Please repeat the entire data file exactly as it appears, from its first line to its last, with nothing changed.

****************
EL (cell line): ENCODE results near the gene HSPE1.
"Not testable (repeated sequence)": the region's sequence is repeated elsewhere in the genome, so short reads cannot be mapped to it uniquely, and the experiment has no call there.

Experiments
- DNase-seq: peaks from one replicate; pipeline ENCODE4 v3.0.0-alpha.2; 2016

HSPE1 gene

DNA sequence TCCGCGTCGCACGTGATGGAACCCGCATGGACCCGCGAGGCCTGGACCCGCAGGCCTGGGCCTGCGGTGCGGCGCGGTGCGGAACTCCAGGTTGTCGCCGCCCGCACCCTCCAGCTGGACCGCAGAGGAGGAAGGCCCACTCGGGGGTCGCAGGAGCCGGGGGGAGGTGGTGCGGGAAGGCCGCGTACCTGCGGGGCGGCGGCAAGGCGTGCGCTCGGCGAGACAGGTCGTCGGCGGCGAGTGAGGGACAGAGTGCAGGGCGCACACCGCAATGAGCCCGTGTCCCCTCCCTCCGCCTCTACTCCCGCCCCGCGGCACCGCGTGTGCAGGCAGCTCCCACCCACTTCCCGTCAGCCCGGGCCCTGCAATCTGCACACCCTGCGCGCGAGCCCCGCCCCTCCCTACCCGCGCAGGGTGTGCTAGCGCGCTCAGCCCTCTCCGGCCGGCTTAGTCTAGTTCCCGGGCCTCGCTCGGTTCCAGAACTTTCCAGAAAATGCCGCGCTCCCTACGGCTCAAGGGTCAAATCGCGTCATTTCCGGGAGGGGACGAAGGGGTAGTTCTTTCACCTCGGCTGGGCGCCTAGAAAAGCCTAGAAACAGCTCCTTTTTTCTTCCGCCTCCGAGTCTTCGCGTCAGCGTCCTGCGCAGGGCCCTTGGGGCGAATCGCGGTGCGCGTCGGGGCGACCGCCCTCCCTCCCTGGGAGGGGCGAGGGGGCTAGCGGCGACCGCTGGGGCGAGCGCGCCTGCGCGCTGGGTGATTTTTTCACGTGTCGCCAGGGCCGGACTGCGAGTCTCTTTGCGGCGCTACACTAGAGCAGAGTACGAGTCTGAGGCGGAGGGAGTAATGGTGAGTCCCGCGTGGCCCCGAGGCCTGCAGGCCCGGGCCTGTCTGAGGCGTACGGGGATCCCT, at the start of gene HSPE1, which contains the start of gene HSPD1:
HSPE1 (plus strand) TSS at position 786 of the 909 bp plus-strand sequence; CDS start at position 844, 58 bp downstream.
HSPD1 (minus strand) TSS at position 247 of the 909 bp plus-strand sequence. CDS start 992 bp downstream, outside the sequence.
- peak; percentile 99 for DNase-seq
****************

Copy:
EL (cell line): ENCODE results near the gene HSPE1.
"Not testable (repeated sequence)": the region's sequence is repeated elsewhere in the genome, so short reads cannot be mapped to it uniquely, and the experiment has no call there.

Experiments
- DNase-seq: peaks from one replicate; pipeline ENCODE4 v3.0.0-alpha.2; 2016

HSPE1 gene

DNA sequence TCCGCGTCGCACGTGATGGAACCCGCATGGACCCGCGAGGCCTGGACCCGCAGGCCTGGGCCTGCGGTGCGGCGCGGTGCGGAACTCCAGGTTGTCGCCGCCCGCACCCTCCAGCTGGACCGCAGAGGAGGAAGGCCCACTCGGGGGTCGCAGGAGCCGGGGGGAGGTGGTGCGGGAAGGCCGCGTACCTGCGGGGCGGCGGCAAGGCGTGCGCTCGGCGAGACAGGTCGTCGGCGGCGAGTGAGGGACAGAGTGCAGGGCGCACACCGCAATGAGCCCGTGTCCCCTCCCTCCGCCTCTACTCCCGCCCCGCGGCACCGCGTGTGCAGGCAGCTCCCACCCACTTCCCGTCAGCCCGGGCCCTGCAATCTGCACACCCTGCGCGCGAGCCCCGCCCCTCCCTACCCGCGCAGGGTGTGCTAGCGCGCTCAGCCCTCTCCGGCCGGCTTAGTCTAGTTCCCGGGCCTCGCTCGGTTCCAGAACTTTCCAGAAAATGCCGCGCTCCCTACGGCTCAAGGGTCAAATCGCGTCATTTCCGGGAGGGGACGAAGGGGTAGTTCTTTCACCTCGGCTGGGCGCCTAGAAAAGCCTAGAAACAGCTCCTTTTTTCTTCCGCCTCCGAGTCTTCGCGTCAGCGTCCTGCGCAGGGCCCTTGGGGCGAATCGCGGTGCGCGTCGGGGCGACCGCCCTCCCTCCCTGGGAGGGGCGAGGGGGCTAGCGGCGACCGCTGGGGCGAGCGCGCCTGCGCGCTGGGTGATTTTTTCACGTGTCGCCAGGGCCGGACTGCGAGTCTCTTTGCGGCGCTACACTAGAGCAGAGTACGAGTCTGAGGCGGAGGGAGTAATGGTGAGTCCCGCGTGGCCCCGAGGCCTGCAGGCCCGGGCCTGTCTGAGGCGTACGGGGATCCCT, at the start of gene HSPE1, which contains the start of gene HSPD1:
HSPE1 (plus strand) TSS at position 786 of the 909 bp plus-strand sequence; CDS start at position 844, 58 bp downstream.
HSPD1 (minus strand) TSS at position 247 of the 909 bp plus-strand sequence. CDS start 992 bp downstream, outside the sequence.
- peak; percentile 99 for DNase-seq